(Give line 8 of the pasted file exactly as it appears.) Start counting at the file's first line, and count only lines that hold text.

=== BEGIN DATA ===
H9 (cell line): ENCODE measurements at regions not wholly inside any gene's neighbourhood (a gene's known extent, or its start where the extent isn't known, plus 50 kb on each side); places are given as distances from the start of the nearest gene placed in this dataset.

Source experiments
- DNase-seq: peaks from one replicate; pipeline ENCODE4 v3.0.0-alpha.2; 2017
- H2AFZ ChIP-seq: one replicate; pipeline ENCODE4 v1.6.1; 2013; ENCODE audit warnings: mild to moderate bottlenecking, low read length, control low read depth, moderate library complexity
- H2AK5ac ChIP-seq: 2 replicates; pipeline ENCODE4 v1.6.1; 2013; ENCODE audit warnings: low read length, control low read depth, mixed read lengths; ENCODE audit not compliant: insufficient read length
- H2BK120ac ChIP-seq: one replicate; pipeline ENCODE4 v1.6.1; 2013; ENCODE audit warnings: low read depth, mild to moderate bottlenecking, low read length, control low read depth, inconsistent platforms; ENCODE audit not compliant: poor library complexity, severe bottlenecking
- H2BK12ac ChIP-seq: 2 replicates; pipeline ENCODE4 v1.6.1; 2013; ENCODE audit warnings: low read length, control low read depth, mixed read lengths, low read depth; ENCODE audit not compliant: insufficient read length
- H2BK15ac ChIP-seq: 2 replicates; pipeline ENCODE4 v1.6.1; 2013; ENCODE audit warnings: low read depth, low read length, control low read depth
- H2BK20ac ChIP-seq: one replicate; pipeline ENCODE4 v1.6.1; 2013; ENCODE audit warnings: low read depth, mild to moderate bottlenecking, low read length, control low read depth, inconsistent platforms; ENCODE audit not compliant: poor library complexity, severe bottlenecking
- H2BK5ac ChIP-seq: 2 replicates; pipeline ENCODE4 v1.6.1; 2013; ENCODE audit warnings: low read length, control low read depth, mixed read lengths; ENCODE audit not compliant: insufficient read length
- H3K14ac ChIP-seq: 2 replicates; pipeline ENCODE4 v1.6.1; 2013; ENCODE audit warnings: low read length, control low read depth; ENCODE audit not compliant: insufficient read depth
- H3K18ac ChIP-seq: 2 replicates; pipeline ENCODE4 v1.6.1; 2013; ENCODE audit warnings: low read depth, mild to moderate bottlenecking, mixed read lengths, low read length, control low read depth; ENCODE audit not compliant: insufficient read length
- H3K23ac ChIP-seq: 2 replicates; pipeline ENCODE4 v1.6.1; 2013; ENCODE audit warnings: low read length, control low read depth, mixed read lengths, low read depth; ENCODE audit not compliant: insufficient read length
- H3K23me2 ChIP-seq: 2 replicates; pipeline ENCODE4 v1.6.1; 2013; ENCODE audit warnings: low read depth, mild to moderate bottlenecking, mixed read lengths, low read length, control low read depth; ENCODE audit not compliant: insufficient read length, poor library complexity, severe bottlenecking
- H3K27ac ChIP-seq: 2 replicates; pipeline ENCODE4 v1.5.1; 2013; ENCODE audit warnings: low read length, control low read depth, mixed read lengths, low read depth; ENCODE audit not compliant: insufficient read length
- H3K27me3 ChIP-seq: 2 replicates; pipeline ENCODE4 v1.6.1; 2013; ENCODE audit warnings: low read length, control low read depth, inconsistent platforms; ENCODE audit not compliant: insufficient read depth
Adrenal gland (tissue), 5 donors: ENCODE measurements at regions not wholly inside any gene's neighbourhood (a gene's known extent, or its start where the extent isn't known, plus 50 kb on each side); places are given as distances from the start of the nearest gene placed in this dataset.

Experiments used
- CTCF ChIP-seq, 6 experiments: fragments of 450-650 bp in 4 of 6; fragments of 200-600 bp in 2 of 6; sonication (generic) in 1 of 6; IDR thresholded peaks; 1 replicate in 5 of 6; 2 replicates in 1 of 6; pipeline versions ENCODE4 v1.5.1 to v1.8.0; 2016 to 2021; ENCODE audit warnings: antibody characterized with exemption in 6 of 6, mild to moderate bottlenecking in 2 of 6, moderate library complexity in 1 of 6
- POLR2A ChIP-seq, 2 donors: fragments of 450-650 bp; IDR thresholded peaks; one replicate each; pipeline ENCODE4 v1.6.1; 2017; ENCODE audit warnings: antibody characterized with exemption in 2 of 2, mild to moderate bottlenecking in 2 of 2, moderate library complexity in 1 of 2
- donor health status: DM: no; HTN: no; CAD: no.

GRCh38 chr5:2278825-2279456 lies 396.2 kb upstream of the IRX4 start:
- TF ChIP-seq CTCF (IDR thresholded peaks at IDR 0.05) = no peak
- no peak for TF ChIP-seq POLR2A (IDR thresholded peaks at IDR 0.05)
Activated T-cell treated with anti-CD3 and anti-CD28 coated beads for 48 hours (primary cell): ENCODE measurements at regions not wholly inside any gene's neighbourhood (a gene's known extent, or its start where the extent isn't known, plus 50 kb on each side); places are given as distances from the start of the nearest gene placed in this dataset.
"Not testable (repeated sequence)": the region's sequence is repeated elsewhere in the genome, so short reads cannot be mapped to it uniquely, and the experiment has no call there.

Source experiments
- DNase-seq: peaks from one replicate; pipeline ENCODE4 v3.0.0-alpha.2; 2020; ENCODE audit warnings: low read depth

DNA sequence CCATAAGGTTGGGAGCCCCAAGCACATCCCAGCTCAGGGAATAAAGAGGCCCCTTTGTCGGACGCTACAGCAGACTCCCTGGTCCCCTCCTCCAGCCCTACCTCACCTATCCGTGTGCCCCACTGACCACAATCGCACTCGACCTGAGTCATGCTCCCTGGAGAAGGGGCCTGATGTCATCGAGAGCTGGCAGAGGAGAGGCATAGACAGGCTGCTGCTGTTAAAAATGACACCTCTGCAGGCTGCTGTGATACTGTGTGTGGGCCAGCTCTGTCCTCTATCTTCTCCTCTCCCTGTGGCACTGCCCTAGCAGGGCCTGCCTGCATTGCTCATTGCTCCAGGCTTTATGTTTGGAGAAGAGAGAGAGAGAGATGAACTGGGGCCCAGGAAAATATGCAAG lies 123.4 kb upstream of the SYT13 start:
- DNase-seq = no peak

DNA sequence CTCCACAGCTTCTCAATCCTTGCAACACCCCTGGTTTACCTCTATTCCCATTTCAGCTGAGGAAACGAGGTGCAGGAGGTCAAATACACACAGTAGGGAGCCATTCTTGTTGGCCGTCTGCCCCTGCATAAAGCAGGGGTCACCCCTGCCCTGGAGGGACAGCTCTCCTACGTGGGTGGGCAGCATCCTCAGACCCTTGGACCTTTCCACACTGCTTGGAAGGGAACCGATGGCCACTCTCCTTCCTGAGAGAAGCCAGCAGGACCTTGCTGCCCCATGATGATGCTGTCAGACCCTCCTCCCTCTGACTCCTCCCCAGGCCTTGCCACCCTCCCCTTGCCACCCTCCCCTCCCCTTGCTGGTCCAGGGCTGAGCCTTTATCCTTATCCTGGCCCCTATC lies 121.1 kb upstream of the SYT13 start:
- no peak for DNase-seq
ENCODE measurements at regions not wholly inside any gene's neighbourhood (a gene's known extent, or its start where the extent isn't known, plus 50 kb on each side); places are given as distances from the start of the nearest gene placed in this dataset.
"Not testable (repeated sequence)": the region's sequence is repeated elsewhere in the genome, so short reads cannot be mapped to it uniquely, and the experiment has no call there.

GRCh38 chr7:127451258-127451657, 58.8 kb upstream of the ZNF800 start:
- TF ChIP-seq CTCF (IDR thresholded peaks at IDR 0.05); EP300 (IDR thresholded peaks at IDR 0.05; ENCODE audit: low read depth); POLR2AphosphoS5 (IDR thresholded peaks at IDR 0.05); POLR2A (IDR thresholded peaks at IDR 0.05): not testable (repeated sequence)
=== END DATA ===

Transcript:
- H2BK15ac ChIP-seq: 2 replicates; pipeline ENCODE4 v1.6.1; 2013; ENCODE audit warnings: low read depth, low read length, control low read depth